Friday, June 17, 2011
Work all done: and it was a fairly tough slog.
Isn't Friday evening one of the best times of the week?
Saturday and Sunday stretch ahead. Twenty-four hours in each one! Chores, sure, they need to get done: and I wanna go to the gym, too.
But there will be time to unwind. Relax. Have fun.
Jammies, a book. No need to set the alarm.
Friday evening. Ahhhhhhh.
Tuesday, June 14, 2011
The Toronto Globe and Mail is running an interesting series on all-day kindergarten, and the impact full-day kindergarten may have on early childhood development.
In Ontario this past year, there has been a controversial experiment with tax-payer funded all day kindergarten for junior and senior kindergartens at selected schools. Lots of parents like it, because it reduces the costs of daycare for working mothers and (when integrated with in-school daycares before and after kindergarten) creates a seamless day for little people without those worrying transitions to the daycare provider. On the other hand, lots of tax payers don't like it, because obviously all-day kindergarten dramatically increases early education costs.
My own kids are long past kindergarten age: they were lucky enough to have every day half day kindergarten still available to them, which seemed to me the happiest compromise at the time. And I was able to be home with them for the other half day, no daycare required. We did all kinds of fun things during those half days together. But I've got to acknowledge, very few kids now will be at home with mum if they're not in school. So it's a debate I've followed with some interest.
So far, the early results do seem to indicate that most children make big big gains with the all day kindergarten programme. But it's not so much about rapid intellectual prowess with reading or numbers: the all-day kindergarten program has focused on a "play-based" curriculum. It's when kids first learn to love school and learning that they will later learn to love reading and writing and everything else that is part of the academic world: you can get kids reading early, but if they hate it they won't continue to build upon those early academic gains. So the full-day play based kindergarten program gains have been mostly with social and emotional development: EQ (emotional quotient) gains. Here's the link if you'd like to read the whole story.
What's this got to do with Spark topics of weight loss/weight maintenance? It's the old IQ/EQ debate: and yes, EQ matters so much more.
The article references a 40-year-old Stanford study in which kindergarten-age students were subjected to the "marshmallow test": the child was left with a tempting marshmallow for 15 minutes, and told that if he or she could resist eating the marshmallow, then at the end of the test he could have two marshmallows.
About 30% of the children tested at age four were able to "self-regulate". Regardless of whether they were early readers, or had early numeracy skills (indicating high IQ, intellectual quotient) those self-regulators were the kids with high EQ (emotional quotient).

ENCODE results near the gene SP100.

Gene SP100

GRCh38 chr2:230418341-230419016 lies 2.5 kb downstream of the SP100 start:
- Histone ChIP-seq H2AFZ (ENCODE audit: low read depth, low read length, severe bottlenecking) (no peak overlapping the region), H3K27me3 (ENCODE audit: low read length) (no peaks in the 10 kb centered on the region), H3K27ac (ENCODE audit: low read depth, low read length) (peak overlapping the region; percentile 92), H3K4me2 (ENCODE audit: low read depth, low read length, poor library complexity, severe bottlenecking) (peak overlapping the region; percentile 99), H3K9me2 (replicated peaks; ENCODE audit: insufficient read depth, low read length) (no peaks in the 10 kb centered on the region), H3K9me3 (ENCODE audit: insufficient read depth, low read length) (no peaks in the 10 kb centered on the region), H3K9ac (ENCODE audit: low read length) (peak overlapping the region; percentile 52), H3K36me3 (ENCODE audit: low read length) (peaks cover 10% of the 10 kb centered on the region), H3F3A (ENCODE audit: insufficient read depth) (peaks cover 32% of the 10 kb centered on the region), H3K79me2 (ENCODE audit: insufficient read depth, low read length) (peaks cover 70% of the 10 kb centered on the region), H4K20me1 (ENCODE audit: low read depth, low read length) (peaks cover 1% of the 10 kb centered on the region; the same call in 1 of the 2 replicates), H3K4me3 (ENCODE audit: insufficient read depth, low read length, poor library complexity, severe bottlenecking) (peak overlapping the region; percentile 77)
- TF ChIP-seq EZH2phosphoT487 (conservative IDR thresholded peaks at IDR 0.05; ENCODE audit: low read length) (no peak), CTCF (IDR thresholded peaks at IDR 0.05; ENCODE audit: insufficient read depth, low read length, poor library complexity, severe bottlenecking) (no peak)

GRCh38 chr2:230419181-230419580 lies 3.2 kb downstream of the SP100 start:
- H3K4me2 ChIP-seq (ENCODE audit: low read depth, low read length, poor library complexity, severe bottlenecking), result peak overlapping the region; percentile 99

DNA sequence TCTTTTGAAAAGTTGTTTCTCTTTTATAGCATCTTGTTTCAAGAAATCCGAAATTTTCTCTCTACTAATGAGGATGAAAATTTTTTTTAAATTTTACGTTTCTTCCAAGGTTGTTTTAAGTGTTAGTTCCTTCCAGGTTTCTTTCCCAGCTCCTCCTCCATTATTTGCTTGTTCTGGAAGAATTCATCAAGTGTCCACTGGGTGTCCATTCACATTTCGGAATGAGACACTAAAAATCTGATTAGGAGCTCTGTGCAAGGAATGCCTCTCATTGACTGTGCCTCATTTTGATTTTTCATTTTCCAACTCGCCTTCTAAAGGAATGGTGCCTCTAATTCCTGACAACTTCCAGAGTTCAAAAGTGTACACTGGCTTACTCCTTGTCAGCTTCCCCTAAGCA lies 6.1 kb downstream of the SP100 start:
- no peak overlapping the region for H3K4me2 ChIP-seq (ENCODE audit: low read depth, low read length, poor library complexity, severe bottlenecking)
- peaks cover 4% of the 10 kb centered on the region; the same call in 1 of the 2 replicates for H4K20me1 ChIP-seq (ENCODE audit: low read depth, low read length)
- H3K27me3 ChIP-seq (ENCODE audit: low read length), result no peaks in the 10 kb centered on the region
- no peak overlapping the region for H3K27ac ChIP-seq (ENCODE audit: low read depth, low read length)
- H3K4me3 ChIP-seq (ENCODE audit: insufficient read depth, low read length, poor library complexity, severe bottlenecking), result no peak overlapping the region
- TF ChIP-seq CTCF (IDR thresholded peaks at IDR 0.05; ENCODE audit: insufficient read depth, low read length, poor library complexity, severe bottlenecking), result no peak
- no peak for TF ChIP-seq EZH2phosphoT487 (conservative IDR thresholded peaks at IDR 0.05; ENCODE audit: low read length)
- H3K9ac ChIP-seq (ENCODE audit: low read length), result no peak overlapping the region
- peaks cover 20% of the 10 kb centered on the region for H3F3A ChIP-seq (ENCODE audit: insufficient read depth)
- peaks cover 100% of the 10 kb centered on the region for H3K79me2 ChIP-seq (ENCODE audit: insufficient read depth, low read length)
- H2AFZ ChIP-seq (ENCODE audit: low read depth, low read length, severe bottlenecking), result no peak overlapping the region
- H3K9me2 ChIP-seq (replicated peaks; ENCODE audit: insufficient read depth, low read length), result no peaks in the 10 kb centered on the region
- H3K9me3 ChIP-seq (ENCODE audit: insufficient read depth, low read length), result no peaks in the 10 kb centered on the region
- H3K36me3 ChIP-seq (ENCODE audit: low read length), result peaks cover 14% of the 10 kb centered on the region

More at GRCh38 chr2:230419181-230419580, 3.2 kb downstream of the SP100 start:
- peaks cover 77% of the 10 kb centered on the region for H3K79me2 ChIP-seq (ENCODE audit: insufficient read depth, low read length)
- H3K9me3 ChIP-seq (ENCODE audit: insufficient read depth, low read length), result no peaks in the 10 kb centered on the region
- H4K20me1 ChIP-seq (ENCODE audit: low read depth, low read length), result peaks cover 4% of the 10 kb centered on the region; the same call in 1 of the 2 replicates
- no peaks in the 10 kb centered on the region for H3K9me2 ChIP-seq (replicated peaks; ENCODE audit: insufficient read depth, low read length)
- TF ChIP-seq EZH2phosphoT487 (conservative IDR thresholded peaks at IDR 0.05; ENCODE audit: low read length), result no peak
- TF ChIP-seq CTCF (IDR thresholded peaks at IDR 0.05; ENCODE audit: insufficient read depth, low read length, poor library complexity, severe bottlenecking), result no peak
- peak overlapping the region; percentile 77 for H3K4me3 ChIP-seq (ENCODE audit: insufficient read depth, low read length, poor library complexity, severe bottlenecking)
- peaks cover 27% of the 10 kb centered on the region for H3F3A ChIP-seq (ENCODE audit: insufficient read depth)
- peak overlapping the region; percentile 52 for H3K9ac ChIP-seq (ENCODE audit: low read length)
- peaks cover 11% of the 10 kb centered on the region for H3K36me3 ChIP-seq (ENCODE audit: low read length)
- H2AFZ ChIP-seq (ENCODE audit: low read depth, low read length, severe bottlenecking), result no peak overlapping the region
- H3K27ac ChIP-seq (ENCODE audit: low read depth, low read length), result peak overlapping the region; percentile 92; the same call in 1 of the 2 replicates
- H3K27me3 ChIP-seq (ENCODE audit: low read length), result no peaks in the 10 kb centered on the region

Follow up testing over the subsequent 40 years has apparently established that those children who at age four had high EQ and were the best "self-regulators" tended in turn to become the most successful in later years academically (intellectually) AND socially.
The early self-regulators got better grades and more education and higher-earning careers. But they were also most likely to avoid sexual promiscuity, drug and obesity problems.
Well, I guess it's too late for me to go back and take the four year old marshmallow test!
But I've been joking for some time that I can resist anything but temptation. So I try hard to avoid temptation by re-arranging my environment. If I had known at four what I know now, I would have hidden that marshmallow behind the plasticine or the building blocks and then possibly been able to wait out the 15 minutes!!
Judith S. Beck's "Diet Solution" is really about catch-up training in self-regulation: learning to think like a thin person. Beck tells us that NO CHOICE matters, that it's important not to eat standing up and to stick with the pre-planned meals -- not so much because of the calories involved (which might be relatively trivial) but because every time we submit to temptation we strengthen the "giving -in" muscle, and every time we self-regulate, we strengthen the "resistance muscle".
Makes sense. Many of us don't need more "intelligence" about weight loss: we know what we need to do. I've known so many pretty smart, pretty accomplished people who've achieved a great deal in other areas of their lives but just cannot lick obesity. That's in part what's so frustrating. Because it's so frustrating to have all the other accomplishments undercut by the (visible, constant, health-harming) evidence of failure in the obesity self-regulation area.
The difficulty is making ourselves do what we know we need to do: resisting that marshmallow, the trick we needed to have learned at age four or so.
What we need is more EQ, remedial self-regulation. And so it makes sense that so much of what we're offered on SP (teams, points, motivators, blogs) is really about building community and boosting EQ.
Thanks, SP and thanks Judith S. Beck. Looks like I've been making up for lost time. Better late than never I suppose!!
Monday, June 13, 2011
I've known for a long time that weight loss and maintenance for me are primarily about "diet": controlling calories IN is more effective for me than boosting calories OUT.
Exercise is very very important, of course: both physically (strength and toning, cardio, flexibility) and psychologically (sustaining my typically upbeat and happy mood).